When I was volunteering in the school library when my boys were little, the bilingual students called me, "La madre de los libros librarios", the Mother of the Library Books. I've always like being the Mother of the Library Books, and the mom of the library boys.
I started reading chapter books to my kids when J.T. was five and M.J. was two and a half. I admit that I started this suppertime ritual for selfish reasons. Their dad was doing a lot of traveling for work, and also for his karate hobby. He headed off for a month in Korea when S.C. was barely two months old. If I read picture books during meals, the boys were too distracted by the illustrations to eat. Chapter books kept them listening while munching on all their finger foods. Yes, they were slow, and sometimes picky eaters. Reading kept me from feeling frustrated.
My boys liked the Laura Ingalls Wilder books. I heard them say, "Let's play Laura and Mary" as often as "Let's play firemen". It didn't occur to them that Laura and Mary were girls. They put a stuffed animal under the bed to be Jack, the brindle bulldog, and used the headboard of the bed for the driver's seat of their covered wagon. The same headboard made a good hook and ladder firetruck.
After Little House in the Big Woods, Little House on the Prairie, and On the Banks of Plum Creek, we read Farmer Boy. That became their favorite.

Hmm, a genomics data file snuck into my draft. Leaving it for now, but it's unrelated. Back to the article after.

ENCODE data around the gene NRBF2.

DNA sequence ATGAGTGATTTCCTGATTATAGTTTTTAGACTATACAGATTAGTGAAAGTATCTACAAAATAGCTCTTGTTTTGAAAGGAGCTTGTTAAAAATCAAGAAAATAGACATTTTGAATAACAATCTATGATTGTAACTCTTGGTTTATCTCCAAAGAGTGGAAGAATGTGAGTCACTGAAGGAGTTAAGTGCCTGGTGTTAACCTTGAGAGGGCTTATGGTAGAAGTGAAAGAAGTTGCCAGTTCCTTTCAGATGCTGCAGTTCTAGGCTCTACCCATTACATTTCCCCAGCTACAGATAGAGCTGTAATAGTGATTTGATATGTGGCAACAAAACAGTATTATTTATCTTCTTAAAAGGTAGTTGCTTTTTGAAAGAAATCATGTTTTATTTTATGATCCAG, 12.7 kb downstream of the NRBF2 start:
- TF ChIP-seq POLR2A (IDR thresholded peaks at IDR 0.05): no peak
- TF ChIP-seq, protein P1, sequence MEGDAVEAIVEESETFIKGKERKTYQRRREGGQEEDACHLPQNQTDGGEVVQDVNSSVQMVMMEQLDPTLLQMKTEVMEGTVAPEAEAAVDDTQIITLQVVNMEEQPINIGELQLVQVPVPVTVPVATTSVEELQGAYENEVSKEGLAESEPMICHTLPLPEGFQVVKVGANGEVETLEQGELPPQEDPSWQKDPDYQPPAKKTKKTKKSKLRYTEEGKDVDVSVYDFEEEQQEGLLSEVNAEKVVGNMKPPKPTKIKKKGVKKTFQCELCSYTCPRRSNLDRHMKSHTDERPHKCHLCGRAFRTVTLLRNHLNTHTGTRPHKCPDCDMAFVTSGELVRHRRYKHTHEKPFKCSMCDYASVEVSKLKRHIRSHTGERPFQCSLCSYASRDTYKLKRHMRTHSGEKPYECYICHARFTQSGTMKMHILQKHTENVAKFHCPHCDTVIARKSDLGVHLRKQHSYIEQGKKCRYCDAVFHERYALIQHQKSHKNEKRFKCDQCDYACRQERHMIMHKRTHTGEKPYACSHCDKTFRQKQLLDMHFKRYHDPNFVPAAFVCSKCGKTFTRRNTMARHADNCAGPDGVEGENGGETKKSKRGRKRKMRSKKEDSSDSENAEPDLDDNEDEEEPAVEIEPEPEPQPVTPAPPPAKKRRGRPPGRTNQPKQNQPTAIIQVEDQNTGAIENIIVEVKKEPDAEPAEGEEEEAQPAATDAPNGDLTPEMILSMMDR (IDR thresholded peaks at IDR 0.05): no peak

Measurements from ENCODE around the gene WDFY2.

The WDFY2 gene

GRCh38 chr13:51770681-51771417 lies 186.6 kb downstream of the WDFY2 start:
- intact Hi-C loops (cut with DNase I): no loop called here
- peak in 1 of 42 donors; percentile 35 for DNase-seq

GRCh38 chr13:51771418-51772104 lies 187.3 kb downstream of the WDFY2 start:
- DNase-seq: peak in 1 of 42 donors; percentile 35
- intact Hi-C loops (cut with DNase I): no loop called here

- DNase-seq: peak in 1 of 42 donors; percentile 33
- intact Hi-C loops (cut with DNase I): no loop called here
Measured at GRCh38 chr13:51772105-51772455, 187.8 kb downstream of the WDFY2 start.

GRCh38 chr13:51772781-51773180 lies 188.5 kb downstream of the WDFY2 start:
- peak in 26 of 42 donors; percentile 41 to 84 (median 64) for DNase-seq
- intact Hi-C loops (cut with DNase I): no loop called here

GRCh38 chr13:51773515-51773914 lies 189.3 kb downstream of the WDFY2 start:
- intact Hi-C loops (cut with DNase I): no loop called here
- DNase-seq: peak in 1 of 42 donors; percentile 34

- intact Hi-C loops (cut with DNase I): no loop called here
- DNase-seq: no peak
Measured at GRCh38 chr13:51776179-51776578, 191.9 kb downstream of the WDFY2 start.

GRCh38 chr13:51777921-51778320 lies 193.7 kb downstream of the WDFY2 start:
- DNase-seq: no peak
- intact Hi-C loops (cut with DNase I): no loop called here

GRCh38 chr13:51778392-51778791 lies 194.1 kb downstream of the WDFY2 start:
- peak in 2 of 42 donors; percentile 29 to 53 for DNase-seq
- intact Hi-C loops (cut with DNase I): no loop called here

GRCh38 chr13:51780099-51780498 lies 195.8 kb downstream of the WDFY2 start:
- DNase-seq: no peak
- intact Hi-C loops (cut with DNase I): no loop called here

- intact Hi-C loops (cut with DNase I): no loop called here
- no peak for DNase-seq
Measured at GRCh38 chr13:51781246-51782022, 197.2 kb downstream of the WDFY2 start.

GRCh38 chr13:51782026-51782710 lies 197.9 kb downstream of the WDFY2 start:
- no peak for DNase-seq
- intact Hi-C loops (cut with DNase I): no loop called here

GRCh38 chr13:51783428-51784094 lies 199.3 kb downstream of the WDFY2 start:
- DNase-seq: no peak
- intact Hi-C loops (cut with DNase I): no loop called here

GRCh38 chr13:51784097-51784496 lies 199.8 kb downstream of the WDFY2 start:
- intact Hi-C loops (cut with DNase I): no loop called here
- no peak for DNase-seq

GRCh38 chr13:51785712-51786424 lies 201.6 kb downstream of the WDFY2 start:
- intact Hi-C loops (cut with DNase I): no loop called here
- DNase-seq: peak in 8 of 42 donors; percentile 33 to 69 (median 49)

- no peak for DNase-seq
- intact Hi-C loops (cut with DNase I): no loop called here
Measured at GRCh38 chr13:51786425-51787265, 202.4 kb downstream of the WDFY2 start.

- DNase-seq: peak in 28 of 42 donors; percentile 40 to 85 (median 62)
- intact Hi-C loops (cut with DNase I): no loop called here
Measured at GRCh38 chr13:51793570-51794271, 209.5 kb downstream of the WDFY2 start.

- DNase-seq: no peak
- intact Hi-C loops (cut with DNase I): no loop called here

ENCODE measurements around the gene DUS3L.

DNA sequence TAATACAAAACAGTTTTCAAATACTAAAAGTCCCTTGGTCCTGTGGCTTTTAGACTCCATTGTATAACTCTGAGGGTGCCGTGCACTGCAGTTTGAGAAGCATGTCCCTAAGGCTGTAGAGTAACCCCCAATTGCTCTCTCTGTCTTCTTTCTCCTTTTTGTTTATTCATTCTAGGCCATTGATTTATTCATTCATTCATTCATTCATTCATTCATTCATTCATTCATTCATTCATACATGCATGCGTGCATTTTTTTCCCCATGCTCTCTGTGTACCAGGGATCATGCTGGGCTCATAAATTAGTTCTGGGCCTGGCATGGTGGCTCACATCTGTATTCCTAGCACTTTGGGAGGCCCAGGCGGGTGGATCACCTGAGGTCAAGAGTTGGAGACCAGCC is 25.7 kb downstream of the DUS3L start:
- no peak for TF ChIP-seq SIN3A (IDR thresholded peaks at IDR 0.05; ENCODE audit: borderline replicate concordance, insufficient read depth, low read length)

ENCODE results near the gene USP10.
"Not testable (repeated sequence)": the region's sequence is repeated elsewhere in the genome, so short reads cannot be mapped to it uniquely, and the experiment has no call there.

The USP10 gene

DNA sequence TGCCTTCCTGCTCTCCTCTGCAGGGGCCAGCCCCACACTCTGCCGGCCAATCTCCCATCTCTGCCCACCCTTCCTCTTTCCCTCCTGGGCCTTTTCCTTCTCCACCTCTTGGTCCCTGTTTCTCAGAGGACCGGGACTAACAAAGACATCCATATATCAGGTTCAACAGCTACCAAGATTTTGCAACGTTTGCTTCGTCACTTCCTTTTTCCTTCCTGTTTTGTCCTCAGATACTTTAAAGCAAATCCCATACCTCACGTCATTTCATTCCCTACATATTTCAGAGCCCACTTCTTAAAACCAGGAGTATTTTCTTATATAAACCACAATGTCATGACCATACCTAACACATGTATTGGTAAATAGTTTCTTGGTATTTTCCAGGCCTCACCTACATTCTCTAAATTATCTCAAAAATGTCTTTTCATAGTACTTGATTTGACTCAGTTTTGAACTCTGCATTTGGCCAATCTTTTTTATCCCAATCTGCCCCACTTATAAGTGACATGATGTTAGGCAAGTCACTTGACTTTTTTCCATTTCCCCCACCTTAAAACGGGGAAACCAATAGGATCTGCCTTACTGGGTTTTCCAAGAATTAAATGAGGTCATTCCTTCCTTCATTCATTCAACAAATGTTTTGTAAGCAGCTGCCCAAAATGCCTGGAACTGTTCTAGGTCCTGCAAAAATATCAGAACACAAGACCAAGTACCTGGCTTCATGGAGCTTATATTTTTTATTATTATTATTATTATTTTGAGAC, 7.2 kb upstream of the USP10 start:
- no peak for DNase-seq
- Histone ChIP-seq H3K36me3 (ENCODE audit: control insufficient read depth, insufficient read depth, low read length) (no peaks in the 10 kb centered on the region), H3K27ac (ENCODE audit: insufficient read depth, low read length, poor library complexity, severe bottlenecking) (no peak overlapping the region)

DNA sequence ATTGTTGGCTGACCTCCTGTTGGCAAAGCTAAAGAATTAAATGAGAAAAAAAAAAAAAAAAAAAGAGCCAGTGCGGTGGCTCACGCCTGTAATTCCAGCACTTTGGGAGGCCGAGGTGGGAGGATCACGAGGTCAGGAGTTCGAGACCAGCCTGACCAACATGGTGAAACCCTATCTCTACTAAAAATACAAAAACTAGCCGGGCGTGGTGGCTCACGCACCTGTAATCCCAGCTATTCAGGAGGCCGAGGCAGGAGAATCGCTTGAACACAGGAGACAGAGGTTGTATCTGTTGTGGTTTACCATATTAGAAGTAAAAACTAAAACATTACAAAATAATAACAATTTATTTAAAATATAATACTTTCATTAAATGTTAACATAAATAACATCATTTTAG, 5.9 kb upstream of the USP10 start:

Our suppertime chapters continued when we moved to Oklahoma. It kept things calm on evenings when my spouse was away teaching tae kwon do. Stories made the transition from supper to baths and bedtime somewhat less chaotic. Other read-aloud favorites were A Cricket in Times Square, The Enormous Egg, Mr. Popper's Penguins, and Winnie-the-Pooh.
This mother is still learning, and still reading aloud. I started reading Little House in the Big Woods to my culturally-diverse students during their snack time. What I remembered about the book was the self-sufficiency, how the family worked together, the strong character of the Ingalls parents. I remembered how Laura and Mary played with their corncob dolls amidst the pumpkins and squash in the attic without any Disney princesses or registered-trademark movie tie-ins.
Oops! The whole first chapter is about hanging deer carcasses in the trees so the wolves don't get them, shooting a bear, smoking and salting meat and fish, and slaughtering the family pig complete with extensive details about making sausage and headcheese. The little vegetarian kids were staring at me like deer in the headlights! Speaking of which, I don't think I'll be reading Bambi anytime soon.